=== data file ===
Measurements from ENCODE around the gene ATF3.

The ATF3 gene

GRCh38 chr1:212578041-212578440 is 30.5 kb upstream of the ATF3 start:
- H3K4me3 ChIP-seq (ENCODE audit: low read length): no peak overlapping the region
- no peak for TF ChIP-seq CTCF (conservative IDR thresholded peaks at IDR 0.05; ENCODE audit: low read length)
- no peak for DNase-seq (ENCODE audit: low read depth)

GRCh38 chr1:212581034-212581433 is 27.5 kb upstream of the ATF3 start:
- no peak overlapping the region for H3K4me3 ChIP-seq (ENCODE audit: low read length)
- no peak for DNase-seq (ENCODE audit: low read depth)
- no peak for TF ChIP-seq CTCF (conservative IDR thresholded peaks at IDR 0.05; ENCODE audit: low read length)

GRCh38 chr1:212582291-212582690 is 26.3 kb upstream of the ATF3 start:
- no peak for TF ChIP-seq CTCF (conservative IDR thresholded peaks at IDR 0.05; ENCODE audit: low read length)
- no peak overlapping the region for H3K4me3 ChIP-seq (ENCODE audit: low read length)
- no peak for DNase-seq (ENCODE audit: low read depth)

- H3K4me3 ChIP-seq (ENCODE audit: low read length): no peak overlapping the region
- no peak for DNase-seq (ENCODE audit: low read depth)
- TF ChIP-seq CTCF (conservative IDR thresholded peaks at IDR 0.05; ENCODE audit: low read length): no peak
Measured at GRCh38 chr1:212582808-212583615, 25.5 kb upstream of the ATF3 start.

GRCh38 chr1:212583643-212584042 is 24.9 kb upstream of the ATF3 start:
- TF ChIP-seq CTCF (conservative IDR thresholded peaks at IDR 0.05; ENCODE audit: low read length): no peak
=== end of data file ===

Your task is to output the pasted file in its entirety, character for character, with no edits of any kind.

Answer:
Measurements from ENCODE around the gene ATF3.

The ATF3 gene

GRCh38 chr1:212578041-212578440 is 30.5 kb upstream of the ATF3 start:
- H3K4me3 ChIP-seq (ENCODE audit: low read length): no peak overlapping the region
- no peak for TF ChIP-seq CTCF (conservative IDR thresholded peaks at IDR 0.05; ENCODE audit: low read length)
- no peak for DNase-seq (ENCODE audit: low read depth)

GRCh38 chr1:212581034-212581433 is 27.5 kb upstream of the ATF3 start:
- no peak overlapping the region for H3K4me3 ChIP-seq (ENCODE audit: low read length)
- no peak for DNase-seq (ENCODE audit: low read depth)
- no peak for TF ChIP-seq CTCF (conservative IDR thresholded peaks at IDR 0.05; ENCODE audit: low read length)

GRCh38 chr1:212582291-212582690 is 26.3 kb upstream of the ATF3 start:
- no peak for TF ChIP-seq CTCF (conservative IDR thresholded peaks at IDR 0.05; ENCODE audit: low read length)
- no peak overlapping the region for H3K4me3 ChIP-seq (ENCODE audit: low read length)
- no peak for DNase-seq (ENCODE audit: low read depth)

- H3K4me3 ChIP-seq (ENCODE audit: low read length): no peak overlapping the region
- no peak for DNase-seq (ENCODE audit: low read depth)
- TF ChIP-seq CTCF (conservative IDR thresholded peaks at IDR 0.05; ENCODE audit: low read length): no peak
Measured at GRCh38 chr1:212582808-212583615, 25.5 kb upstream of the ATF3 start.

GRCh38 chr1:212583643-212584042 is 24.9 kb upstream of the ATF3 start:
- TF ChIP-seq CTCF (conservative IDR thresholded peaks at IDR 0.05; ENCODE audit: low read length): no peak